Queensland Ballet’s Bespoke is an annual feast of three course contemporary creations. This year it was performed in the Talbot Theatre, Thomas Dixon Centre.
Choreographed by Remi Wortmeyer, Miroirs made its World Premiere. It was mesmerising! I spent the entire performance wondering about the creator of this truly breath-taking, unique and astonishing work.
I was immediately aware of an artistic presence and process that somehow emanated from the performers and also embraced them. The complexity of creative thought behind this superb choreographic work was tangibly evident. Signed. Sealed. deliciously delivered.
Faultlessly performed by the company. Beautiful, but unusual movements became beautiful moments as dancing bodies merged, mirrored, rose and departed. The entirety of the dancers’ bodies was brilliantly utilised in the unorthodox lifts and the floor work.
I later learned that Wortmeyer had also designed the costumes and arranged the set. That gave explanation as to why I was seeing a strongly written signature across the whole production.
The seemingly metallic/satin costumes were gender neutral enabling fluidity of sensuality. Described by Wortmeyer as ‘chains’ draped from the ceiling, I saw sapphire necklaces which, as they gently rose and fell, seemed to be breathing.
Ravel’s music was flawlessly played by Queensland Ballet pianist, Daniel Le. The black grand piano added a stately elegance to the simplicity of the stage setting.
Queensland Ballet was privileged to debut this work by someone who is clearly a gifted multi-potentialite. Still young. Still evolving. Potential genius emerging.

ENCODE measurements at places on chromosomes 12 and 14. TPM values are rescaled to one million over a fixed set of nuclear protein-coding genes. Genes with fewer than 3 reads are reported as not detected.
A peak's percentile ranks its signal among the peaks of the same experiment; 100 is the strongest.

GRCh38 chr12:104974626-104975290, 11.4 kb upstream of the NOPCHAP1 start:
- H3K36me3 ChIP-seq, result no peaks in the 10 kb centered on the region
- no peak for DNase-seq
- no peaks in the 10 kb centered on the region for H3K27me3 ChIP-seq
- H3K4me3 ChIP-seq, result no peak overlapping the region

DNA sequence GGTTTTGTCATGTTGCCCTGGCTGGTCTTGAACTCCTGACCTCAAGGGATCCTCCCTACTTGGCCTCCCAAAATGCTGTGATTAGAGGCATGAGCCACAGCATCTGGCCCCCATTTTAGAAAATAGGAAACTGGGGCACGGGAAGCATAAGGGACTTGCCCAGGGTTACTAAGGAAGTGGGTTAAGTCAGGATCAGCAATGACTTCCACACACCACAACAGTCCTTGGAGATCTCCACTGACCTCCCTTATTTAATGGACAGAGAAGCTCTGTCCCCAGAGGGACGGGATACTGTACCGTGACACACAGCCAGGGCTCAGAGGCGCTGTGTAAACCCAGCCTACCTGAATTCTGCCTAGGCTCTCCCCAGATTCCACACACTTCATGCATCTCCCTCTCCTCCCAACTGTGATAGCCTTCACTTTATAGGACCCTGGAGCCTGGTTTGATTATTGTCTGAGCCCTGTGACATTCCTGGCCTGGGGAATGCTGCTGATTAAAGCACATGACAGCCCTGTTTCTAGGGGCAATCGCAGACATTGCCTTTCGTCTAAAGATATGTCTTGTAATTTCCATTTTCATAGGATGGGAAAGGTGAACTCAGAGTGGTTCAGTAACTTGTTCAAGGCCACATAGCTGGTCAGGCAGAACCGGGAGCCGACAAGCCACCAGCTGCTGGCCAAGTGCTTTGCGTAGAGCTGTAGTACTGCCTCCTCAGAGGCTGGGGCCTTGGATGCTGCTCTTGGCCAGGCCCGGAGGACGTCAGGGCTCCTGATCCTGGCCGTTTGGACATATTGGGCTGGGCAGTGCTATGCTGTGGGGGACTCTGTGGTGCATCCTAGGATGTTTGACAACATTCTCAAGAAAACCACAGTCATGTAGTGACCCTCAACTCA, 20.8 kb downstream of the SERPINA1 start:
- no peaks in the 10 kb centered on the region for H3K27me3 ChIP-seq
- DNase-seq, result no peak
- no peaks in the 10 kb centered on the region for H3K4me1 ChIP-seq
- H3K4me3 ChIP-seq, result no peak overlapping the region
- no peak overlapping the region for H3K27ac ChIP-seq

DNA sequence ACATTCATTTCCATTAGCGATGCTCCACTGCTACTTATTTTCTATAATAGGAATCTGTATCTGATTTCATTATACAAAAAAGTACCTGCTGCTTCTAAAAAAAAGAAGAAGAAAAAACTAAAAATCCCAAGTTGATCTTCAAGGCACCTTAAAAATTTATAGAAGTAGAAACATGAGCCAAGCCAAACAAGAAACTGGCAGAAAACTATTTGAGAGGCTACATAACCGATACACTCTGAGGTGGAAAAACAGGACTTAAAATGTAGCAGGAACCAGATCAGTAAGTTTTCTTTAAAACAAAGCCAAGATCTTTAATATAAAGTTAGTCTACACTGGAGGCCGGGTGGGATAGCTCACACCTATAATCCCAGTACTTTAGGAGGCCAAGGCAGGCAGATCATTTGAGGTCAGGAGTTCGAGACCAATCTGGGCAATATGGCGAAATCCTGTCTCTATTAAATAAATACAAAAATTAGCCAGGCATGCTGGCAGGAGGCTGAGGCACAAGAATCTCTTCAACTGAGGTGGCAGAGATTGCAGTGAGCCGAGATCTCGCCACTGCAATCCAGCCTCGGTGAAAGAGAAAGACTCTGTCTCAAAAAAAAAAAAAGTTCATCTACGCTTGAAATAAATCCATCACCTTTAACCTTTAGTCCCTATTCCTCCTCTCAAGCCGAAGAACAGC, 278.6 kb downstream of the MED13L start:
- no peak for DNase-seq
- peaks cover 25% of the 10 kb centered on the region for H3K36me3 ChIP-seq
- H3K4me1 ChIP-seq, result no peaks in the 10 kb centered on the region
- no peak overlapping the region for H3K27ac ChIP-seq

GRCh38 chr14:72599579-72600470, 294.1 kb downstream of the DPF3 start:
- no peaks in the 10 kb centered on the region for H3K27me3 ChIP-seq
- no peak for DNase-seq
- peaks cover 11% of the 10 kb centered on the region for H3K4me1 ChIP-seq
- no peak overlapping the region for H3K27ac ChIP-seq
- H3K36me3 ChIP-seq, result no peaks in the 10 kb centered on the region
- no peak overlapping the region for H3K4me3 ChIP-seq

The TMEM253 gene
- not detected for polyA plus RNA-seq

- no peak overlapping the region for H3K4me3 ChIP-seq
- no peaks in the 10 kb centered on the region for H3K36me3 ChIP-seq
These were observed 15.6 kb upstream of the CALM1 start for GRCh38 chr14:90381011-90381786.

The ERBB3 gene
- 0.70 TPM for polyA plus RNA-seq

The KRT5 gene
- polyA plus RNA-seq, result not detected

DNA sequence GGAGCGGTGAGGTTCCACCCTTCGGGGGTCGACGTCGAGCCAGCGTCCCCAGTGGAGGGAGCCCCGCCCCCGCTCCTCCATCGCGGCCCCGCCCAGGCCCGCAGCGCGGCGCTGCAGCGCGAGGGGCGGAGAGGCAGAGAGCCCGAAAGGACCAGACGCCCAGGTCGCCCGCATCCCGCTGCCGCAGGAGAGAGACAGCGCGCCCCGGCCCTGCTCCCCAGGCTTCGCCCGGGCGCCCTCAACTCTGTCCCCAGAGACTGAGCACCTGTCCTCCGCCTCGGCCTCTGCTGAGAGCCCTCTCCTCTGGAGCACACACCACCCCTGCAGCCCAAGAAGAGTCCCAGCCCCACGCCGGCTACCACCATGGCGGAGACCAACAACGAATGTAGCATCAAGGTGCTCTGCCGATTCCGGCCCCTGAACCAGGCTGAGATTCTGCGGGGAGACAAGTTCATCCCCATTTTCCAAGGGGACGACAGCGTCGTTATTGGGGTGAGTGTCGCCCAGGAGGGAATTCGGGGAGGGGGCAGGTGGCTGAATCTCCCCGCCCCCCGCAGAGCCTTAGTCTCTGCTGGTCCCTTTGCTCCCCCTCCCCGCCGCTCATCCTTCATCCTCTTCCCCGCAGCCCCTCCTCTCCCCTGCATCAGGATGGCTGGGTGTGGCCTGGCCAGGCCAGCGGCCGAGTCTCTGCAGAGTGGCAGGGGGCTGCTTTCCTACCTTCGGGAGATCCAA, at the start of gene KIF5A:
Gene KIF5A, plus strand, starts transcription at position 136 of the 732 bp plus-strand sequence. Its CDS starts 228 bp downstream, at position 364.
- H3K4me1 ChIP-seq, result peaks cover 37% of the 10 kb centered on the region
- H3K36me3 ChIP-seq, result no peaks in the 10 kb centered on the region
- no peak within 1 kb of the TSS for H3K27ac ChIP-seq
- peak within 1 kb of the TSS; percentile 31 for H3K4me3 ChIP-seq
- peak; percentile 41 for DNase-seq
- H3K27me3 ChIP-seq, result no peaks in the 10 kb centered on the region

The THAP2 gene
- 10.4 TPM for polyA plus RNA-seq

Tartan by Paul Boyd took us back in time as an old highlander reminisced. I loved how the dancers appeared from beneath the tartan cloth on the table and then gathered on stage in varied tartan dress.
The initial music sounded like a mournful, Celtic tribute to Sinead O’Connor whose untimely death was announced only that morning.
The mood changed with the rollicking, Donald, Where’s your Trousers? and Highland Cathedral. The young artists from the Jette Parker program, clearly demonstrated their agility. They also showed their ability to learn a different dance form which is traditionally danced on demi-pointe and then perform it En pointe.
The old highlander seated in a velvet chair beneath the displayed stag head added nobility and elegance to what was predominantly a playful and romantic performance. Much enjoyed.
We were then back in Australia for the concluding work, Four Last Songs by Natalie Weir. A seascape scene formed the backdrop. A softly, unceasingly, rolling tide as the lighting reflected the tonal palette of dawn and dusk.
The loose, flowing costumes were coloured to match the scene behind them. It was a gentle work. Soothing, swaying. The choreography reflected the sensitive, artistic approach to dance for which Natalie is renowned and acclaimed.
A wonderful evening!
Queensland Ballet: Bespoke
Talbot Theatre – Thomas Dixon Centre, 406 Montague Road, West End (Brisbane)
Performance: Thursday 27 July 2023
Season continues to 5 August 2023
Information and Bookings: www.queenslandballet.com.au
Image: Miroirs by Remi Wortmeyer featuring Artists from the Queensland Ballet – photo by David Kelly
Review: Michele-Rose Boylan